While equity markets appear to have broadly shrugged off last week’s US rate rise, bond markets have found it more difficult to do so, as concerns about an accelerated rate hiking cycle stay front of mind.
Initial concerns about an accelerated pace of Fed rate hikes were one of the reasons that prompted a sharp sell-off in equity markets at the beginning of this year, along with a number of other reasons. Even though this time markets appear a little more sanguine about the prospect, there is still a concern about the risks involved in pushing forward with such a strategy, and one of these is further sharp rises in yields.
The 10 year US Treasury bond has declined for six weeks in succession while the US dollar is already 4% higher than it was a year ago, as well as being 10% above its May lows, on a trade weighted basis. This is likely to act as a significant drag on US corporate profits, at a time when US stock prices are already richly valued.
While Fed officials haven’t done anything to disabuse the markets of multiple rate hikes next year, with renowned hawk Jeffrey Lacker of the Richmond Fed arguing that we could see more than three rate rises, the fact remains that it seems highly unlikely the Fed would be able to come close to that, given this year’s procrastination over a single rate rise.
In data out last week the recent expectations of a sharp rise in US interest rates may have played a part in the sharp 18.7% drop in housing starts, and 4.7% drop in building permits in November?
Today Fed Chief Janet Yellen will have the opportunity to elaborate further on her remarks last week in a speech in Baltimore, when she talks about the state of the US labour market.
As we head into the final full trading week of 2016, having come off a decent December so far for European stocks which have seen a number of significant breakouts, the key question as we head into year-end is whether these gains of the past two weeks are likely to be sustained.
Initial impressions look positive, however the elephant in the room remains the Italian banking sector after last week’s announcement by Italy’s largest bank Unicredit to draw a line under its recent problems by announcing a significant recapitalisation plan.
This week all eyes will return to Monte dei Paschi di Siena who are expected to launch their plans to sell €5bn of stock in the days leading up to Christmas to institutions and retail investors, in the hope that over €25bn of bad loans can then be sold on, and the bank rescued without having to bail in retail bondholders.
While the political picture at the top of Italian government has become a little clearer there is no reason that this particular attempted restructuring package is likely to be any more successful than the previous three, given the continued weakness of the Italian economy, which is probably why so far there has been so little investor interest.
Also on the agenda this week we have the latest Bank of Japan rate decision, where they will no doubt be very happy with the recent sharp fall in the yen against the US dollar, along with a slight improvement in recent economic data.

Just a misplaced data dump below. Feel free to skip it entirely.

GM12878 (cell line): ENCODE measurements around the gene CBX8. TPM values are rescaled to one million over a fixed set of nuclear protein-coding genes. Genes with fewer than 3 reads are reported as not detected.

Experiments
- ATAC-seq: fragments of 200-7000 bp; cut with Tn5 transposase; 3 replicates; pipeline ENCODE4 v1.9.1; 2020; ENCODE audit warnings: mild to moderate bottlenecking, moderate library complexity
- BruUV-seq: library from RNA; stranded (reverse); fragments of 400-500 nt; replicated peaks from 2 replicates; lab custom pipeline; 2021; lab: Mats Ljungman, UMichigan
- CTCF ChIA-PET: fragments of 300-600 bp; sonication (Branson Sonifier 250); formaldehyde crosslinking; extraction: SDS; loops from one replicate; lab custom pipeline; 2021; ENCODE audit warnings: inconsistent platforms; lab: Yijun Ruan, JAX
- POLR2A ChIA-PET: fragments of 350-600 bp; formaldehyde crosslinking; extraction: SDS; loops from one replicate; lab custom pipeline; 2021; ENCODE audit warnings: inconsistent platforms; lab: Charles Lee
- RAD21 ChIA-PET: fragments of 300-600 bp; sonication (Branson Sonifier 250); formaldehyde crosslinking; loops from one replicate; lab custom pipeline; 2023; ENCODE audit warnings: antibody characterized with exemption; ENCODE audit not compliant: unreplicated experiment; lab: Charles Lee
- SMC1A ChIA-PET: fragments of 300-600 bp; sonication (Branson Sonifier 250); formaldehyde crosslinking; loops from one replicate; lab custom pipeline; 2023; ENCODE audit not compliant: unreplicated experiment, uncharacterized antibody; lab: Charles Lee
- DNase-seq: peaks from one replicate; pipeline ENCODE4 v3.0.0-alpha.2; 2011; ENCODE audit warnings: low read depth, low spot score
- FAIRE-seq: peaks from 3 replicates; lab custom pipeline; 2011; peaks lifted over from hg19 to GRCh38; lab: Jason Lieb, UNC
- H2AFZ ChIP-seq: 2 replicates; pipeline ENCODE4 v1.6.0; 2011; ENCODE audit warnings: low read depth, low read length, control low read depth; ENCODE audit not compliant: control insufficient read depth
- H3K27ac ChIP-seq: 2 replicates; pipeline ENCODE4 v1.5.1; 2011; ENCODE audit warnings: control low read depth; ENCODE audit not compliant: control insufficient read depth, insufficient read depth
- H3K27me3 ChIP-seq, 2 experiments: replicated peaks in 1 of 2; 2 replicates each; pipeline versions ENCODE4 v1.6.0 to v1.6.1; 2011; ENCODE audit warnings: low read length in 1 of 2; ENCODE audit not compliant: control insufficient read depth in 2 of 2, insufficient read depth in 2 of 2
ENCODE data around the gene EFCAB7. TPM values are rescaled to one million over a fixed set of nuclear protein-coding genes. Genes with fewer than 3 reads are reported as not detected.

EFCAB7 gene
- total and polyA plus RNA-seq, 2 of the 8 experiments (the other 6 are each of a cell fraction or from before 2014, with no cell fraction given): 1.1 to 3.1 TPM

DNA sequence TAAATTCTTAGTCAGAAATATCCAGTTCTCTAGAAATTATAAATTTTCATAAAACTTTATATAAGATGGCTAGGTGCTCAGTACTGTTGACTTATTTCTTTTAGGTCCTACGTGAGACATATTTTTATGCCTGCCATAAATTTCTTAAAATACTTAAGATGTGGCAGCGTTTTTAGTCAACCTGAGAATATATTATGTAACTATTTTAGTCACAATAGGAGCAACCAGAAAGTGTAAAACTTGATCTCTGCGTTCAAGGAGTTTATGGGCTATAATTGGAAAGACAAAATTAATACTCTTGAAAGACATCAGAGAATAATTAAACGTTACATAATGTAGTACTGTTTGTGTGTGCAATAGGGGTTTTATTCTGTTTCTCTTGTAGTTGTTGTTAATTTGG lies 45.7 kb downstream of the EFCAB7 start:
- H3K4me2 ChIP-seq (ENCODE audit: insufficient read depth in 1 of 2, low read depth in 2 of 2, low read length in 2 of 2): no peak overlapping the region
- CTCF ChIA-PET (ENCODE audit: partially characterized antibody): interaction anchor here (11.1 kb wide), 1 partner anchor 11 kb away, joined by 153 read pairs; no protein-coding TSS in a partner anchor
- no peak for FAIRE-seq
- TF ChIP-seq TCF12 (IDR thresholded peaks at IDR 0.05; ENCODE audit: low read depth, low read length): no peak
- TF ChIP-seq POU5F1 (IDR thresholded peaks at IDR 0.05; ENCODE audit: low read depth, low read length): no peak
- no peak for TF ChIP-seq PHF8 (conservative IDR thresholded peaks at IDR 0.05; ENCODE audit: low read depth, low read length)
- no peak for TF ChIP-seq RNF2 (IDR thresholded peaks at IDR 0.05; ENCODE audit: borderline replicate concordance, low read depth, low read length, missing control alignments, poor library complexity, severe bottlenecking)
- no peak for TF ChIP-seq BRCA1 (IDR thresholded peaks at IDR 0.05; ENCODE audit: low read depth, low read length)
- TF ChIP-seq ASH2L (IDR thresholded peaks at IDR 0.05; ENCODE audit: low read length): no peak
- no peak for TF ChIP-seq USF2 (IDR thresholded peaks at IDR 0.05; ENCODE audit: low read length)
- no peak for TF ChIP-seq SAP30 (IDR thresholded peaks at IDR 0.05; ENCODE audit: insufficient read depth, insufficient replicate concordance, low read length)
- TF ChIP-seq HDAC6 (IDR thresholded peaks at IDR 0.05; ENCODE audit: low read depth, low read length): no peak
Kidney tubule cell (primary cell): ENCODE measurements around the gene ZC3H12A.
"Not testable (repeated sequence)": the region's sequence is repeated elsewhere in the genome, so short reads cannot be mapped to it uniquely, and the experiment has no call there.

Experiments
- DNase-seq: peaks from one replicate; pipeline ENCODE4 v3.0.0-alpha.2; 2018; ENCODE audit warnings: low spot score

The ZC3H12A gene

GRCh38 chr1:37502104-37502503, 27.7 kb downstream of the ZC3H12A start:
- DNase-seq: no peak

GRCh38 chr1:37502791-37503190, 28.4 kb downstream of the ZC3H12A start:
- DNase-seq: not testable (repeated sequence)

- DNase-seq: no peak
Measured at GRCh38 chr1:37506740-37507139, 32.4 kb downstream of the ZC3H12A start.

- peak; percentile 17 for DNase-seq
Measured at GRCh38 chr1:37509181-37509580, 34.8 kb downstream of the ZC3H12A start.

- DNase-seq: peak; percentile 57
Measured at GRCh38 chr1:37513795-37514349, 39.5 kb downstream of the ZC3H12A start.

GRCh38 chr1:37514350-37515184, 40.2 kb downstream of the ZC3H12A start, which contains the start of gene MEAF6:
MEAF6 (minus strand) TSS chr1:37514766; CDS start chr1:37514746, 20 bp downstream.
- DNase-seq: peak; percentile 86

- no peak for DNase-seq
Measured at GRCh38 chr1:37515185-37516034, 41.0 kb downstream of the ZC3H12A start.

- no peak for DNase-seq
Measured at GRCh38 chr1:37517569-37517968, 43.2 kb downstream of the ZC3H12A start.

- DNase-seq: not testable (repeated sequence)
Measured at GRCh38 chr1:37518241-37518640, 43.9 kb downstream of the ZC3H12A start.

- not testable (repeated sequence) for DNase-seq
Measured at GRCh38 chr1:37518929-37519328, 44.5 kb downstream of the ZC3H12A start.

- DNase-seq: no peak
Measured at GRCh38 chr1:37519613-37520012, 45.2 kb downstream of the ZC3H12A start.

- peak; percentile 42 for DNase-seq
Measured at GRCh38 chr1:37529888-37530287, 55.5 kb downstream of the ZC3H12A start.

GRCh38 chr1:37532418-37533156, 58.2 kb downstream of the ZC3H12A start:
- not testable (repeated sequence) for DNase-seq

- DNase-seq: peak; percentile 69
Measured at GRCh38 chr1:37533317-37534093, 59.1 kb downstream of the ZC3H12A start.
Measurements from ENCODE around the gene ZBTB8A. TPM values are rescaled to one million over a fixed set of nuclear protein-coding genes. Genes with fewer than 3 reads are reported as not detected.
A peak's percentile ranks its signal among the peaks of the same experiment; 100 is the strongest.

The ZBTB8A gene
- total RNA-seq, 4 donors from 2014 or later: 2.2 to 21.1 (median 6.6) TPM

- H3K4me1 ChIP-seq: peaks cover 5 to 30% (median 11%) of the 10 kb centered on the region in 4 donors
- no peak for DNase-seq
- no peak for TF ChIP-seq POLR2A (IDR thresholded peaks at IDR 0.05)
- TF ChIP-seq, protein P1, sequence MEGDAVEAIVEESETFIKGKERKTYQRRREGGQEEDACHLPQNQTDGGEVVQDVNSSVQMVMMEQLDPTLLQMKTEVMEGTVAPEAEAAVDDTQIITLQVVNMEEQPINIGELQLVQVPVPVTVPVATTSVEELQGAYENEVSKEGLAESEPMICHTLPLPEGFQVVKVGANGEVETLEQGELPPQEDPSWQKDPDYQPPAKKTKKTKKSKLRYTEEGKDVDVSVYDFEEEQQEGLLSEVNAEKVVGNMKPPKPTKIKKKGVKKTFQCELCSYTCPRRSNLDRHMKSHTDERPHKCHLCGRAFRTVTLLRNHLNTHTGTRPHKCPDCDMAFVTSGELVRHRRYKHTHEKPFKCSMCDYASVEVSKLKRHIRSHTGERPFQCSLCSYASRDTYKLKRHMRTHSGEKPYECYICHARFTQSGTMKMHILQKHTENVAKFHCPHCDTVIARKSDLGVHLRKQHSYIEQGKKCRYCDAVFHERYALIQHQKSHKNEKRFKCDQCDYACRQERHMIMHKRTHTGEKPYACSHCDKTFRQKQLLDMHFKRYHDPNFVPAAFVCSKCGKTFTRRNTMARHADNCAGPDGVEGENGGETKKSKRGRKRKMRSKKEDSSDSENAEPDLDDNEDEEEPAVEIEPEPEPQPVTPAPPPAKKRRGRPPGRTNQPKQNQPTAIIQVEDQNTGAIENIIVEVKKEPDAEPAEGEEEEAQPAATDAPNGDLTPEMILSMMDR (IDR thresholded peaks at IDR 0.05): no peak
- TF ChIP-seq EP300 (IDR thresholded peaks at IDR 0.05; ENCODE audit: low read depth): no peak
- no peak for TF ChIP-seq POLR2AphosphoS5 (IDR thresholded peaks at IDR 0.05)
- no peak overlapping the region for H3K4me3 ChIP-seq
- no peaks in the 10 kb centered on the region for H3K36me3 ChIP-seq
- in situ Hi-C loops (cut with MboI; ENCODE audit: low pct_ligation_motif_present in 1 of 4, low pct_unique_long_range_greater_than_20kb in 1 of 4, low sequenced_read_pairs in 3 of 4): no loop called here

We also have the final iterations of US and UK Q3 GDP which are expected to confirm that both economies grew at a fairly decent clip in Q3.
EURUSD – a new multi-year low at 1.0365 has prompted a rebound but the risk of a move towards parity remains. To delay this prospect we would need to see a move back through the 1.0520 area and the lows this year.
GBPUSD – recent weakness has seen us slip back towards 1.2380 but it would need to see a move below 1.2300 to argue for a move back towards the 1.2100 area. Odds still favour a return towards the highs last week at 1.2670.
EURGBP – continues to find support just above the 200 day MA at 0.8310, which remains a key level. A break below argues for a move towards 0.8230. We need to see a recovery back through 0.8480 to stabilise.
USDJPY – continues to drive higher towards the 120.00 level, and likely to continue to do so while above the 115.60 level. A move back below 115.60 would then suggest a move back towards 114.00.
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Disclaimer: CMC Markets is an execution-only service provider. The material (whether or not it states any opinions) is for general information purposes only, and does not take into account your personal circumstances or objectives. Nothing in this material is (or should be considered to be) financial, investment or other advice on which reliance should be placed. No opinion given in the material constitutes a recommendation by CMC Markets or the author that any particular investment, security, transaction or investment strategy is suitable for any specific person. The material has not been prepared in accordance with legal requirements designed to promote the independence of investment research. Although we are not specifically prevented from dealing before providing this material, we do not seek to take advantage of the material prior to its dissemination.